Wake word Detection: Finally, we evaluate DROCC–LF on the practical problem of wake word detection with low FPR against arbitrary OOD negatives. To this end, we identify a keyword, say “Marvin” from the audio commands dataset (Warden, 2018)  as the positive class, and the remaining 34 keywords are labeled as the negative class. For training, we sample points uniformly at random from the above-mentioned dataset. However, for evaluation, we sample positives from the train distribution, but negatives contain a few challenging OOD points as well. Sampling challenging negatives itself is a hard task and is the key motivating reason for studying the problem. So, we manually list close-by keywords to Marvin such as: Mar, Vin, Marvelous etc. We then generate audio snippets for these keywords via a speech synthesis tool 2 with a variety of accents. Figure 3 shows that for 3% and 5% FPR settings, DROCC–LF is significantly more accurate than the baselines. For example, with FPR=3%, DROCC–LF is 10% more accurate than the baselines. We repeated the same experiment with the keyword: Seven, and observed a similar trend. In summary, DROCC–LF is able to generalize well against negatives that are “close” to the true positives even when such negatives were not supplied with the training data.
Conclusion and Future Work
We introduced DROCC method for deep anomaly detection. It models normal data points using a low-dimensional manifold, and hence can compare close point via Euclidean distance. Based on this intuition, DROCC’s optimization is formulated as a saddle point problem which is solved via standard gradient descent-ascent algorithm. We then extended DROCC to OCLN problem where the goal is to generalize well against arbitrary negatives, assuming positive class is well sampled and a small number of negative points are also available. Both the methods perform significantly better than strong baselines, in their respective problem settings.
For computational efficiency, we simplified the projection set for both the methods which can perhaps slow down the convergence of the two methods. Designing optimization algorithms that can work with the stricter set is an exciting research direction. Further, we would also like to rigorously analyze DROCC, assuming enough samples from a low-curvature manifold. Finally, as OCLN is an exciting problem that routinely comes up in a variety of real-world applications, we would like to apply DROCC–LF to a few high impact scenarios.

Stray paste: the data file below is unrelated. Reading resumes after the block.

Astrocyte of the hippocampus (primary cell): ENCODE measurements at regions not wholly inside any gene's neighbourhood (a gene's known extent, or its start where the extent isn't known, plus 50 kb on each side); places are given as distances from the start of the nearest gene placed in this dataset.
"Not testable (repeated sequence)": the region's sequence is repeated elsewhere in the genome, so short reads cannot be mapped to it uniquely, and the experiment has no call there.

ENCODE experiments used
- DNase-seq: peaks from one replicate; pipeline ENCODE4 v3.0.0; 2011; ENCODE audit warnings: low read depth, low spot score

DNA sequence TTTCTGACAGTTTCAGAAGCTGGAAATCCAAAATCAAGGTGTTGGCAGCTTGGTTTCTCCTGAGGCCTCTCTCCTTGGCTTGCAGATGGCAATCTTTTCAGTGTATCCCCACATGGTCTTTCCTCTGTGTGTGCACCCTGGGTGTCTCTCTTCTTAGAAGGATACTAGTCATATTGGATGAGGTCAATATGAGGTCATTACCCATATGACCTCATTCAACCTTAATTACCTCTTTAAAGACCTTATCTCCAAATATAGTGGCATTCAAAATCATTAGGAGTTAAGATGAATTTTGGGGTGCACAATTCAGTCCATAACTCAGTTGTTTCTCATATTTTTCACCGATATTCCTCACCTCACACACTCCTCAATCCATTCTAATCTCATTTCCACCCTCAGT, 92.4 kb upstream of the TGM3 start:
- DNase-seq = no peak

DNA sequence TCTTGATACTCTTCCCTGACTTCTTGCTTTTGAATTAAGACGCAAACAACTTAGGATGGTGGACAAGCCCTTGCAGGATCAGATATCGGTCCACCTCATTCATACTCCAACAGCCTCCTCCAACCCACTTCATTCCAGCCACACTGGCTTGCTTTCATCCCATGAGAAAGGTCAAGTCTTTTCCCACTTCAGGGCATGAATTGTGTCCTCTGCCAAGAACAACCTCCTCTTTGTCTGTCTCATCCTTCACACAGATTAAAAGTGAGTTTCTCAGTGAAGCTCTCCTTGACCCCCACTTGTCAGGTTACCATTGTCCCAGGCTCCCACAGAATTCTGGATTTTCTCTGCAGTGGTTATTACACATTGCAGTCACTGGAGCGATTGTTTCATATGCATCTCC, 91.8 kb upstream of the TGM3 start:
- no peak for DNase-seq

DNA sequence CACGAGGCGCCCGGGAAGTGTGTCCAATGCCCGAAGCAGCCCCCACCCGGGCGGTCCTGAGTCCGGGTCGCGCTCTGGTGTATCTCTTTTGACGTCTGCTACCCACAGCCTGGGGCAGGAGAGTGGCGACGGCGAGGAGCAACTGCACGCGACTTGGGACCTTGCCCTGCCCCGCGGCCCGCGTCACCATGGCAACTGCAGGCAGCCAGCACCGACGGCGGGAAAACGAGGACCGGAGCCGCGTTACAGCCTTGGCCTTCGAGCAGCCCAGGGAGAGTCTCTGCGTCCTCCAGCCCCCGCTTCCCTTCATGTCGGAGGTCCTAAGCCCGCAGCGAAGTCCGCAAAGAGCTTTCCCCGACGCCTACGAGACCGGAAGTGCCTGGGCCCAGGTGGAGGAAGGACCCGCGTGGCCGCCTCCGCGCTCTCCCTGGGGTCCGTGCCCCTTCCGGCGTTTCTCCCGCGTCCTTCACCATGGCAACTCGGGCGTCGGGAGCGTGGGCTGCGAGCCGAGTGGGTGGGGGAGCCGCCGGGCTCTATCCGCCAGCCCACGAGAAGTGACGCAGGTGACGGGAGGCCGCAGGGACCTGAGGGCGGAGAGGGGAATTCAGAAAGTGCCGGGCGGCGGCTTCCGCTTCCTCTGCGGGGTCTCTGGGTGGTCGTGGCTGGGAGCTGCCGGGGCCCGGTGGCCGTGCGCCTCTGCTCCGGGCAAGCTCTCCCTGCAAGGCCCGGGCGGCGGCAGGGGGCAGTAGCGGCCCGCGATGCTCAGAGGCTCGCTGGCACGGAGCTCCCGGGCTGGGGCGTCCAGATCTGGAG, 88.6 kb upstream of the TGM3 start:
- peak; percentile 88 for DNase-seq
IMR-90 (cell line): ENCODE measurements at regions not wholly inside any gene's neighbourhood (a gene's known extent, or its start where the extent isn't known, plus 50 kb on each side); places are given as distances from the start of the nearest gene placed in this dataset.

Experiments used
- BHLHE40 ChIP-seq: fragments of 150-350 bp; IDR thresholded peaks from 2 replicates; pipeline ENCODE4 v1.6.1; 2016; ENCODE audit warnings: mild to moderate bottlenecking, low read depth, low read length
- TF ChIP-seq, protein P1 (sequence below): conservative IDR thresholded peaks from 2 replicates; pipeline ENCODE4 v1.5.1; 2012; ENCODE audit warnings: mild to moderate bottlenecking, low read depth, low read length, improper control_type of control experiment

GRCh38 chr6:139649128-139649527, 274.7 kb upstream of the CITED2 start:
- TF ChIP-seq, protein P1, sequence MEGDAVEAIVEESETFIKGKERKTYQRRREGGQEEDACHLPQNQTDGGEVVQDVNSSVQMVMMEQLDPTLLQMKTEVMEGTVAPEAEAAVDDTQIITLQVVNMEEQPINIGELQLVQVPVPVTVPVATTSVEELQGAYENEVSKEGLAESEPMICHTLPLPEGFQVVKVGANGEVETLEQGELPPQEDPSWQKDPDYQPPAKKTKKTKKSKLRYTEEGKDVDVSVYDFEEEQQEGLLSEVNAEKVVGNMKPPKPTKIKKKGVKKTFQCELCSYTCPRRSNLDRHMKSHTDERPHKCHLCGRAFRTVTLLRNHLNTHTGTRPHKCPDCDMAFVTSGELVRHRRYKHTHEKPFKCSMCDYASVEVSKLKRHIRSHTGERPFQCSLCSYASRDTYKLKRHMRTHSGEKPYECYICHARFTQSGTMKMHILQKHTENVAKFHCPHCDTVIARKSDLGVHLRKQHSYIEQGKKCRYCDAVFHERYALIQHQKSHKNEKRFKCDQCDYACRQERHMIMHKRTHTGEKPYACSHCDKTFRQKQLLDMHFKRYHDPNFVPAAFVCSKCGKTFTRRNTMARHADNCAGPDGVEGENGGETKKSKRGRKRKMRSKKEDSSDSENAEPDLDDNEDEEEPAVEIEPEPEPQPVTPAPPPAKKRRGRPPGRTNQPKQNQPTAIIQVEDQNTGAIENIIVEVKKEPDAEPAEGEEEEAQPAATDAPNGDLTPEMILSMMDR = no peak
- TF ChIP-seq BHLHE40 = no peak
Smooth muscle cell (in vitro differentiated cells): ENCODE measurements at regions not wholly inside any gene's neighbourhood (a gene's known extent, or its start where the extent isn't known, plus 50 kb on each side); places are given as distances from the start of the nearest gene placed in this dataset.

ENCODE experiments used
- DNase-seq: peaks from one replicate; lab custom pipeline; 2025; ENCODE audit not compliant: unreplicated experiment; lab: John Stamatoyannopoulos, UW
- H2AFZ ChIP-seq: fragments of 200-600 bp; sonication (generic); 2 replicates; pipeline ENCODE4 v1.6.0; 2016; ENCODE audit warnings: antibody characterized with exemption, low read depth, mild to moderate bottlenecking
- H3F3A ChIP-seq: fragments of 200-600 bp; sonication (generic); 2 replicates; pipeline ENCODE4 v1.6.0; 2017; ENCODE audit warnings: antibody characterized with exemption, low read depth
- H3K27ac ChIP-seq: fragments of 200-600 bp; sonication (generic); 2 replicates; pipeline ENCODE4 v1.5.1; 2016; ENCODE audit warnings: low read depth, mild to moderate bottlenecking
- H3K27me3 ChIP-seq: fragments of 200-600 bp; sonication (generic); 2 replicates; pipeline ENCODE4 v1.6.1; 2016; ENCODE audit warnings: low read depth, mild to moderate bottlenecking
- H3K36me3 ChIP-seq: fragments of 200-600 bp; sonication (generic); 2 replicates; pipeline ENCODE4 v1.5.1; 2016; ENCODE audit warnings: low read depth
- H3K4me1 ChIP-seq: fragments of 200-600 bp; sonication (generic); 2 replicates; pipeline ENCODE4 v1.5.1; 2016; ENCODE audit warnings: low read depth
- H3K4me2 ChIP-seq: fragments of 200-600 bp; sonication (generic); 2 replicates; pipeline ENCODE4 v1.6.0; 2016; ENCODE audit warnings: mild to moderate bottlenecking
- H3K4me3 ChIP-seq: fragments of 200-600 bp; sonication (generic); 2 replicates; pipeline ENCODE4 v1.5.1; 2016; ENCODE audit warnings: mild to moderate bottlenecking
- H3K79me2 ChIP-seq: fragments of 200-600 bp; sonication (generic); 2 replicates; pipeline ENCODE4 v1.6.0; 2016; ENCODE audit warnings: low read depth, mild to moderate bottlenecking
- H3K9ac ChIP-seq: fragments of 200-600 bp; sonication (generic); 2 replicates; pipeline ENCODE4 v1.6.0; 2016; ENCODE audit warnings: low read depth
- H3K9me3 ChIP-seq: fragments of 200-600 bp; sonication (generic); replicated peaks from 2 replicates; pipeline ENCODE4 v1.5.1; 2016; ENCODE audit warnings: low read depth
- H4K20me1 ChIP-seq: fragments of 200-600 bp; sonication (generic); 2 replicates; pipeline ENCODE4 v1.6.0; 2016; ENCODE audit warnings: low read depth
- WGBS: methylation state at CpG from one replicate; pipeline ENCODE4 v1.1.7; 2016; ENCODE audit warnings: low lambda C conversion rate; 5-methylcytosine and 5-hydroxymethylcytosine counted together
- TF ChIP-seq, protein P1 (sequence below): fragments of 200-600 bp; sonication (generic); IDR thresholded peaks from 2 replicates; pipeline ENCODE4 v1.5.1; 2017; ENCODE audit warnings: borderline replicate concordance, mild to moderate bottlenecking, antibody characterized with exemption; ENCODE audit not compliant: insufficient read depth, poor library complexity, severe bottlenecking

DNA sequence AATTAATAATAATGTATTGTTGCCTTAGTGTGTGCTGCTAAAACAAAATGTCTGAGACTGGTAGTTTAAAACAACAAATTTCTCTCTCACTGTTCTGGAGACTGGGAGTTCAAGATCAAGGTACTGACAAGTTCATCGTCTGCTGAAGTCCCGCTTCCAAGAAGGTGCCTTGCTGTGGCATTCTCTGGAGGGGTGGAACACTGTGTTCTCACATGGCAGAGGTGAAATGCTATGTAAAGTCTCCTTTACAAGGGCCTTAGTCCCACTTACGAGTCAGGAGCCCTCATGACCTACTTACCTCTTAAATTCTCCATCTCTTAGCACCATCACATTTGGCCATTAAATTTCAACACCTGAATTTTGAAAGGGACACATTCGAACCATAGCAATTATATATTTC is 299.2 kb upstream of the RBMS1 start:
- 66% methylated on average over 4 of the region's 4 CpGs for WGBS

The results of this study showed that DROCC is comparatively better for anomaly detection across many different areas, such as tabular data, images, audio, and time series, when compared to existing state-of-the-art techniques.
It would be interesting to see how the DROCC method performs in situations where the anomaly is very rare, say detecting signals of volacanic explosion from seismic activity data. Such challening anomalous situations will be a test of endurance for this method and can even help advance work in this area.
: Golan, I. and El-Yaniv, R. Deep anomaly detection using geometric transformations. In Advances in Neural Information Processing Systems (NeurIPS), 2018.
: Ruff, L., Vandermeulen, R., Goernitz, N., Deecke, L., Siddiqui, S. A., Binder, A., M¨uller, E., and Kloft, M. Deep one-class classification. In International Conference on Machine Learning (ICML), 2018.
: Aggarwal, C. C. Outlier Analysis. Springer Publishing Company, Incorporated, 2nd edition, 2016. ISBN 3319475770.
: Sch¨olkopf, B., Williamson, R., Smola, A., Shawe-Taylor, J., and Platt, J. Support vector method for novelty detection. In Proceedings of the 12th International Conference on Neural Information Processing Systems, 1999.
: Tax, D. M. and Duin, R. P. Support vector data description. Machine Learning, 54(1), 2004.
: Pless, R. and Souvenir, R. A survey of manifold learning for images. IPSJ Transactions on Computer Vision and Applications, 1, 2009.
: Hendrycks, D., Mazeika, M., and Dietterich, T. Deep anomaly detection with outlier exposure. In International Conference on Learning Representations (ICLR), 2019a.
: Warden, P. Speech commands: A dataset for limited vocabulary speech recognition, 2018. URL https: //arxiv.org/abs/1804.03209.
1. It would be interesting to see this implemented in self driving cars, for instance to detect unusual road conditions.
2. Figure 1 shows a good representation on how this model works. However, how can we know that this model is not prone to overfitting? There are many situations where there are valid points that lie outside of the line, especially new data that the model has never see before. An explanation on how this is avoided would be good.
3.In the introduction part, it should first explain what is "one class", and then make detailed application. Moreover, special definition words are used in many places in the text. No detailed explanation was given. In the end, the future application fields of DROCC and the research direction of the group can be explained.
4. The geometry of this technique (classification based on incidence outside of a ball centered at a known point [math]x[/math]) sounds quite similar to K-nearest neighbors. While the authors compared DROCC to single-nearest neighbor classification, choosing a higher K would result in a stronger, more regularized model. It would be interesting to see how DROCC compares to the general KNN classifier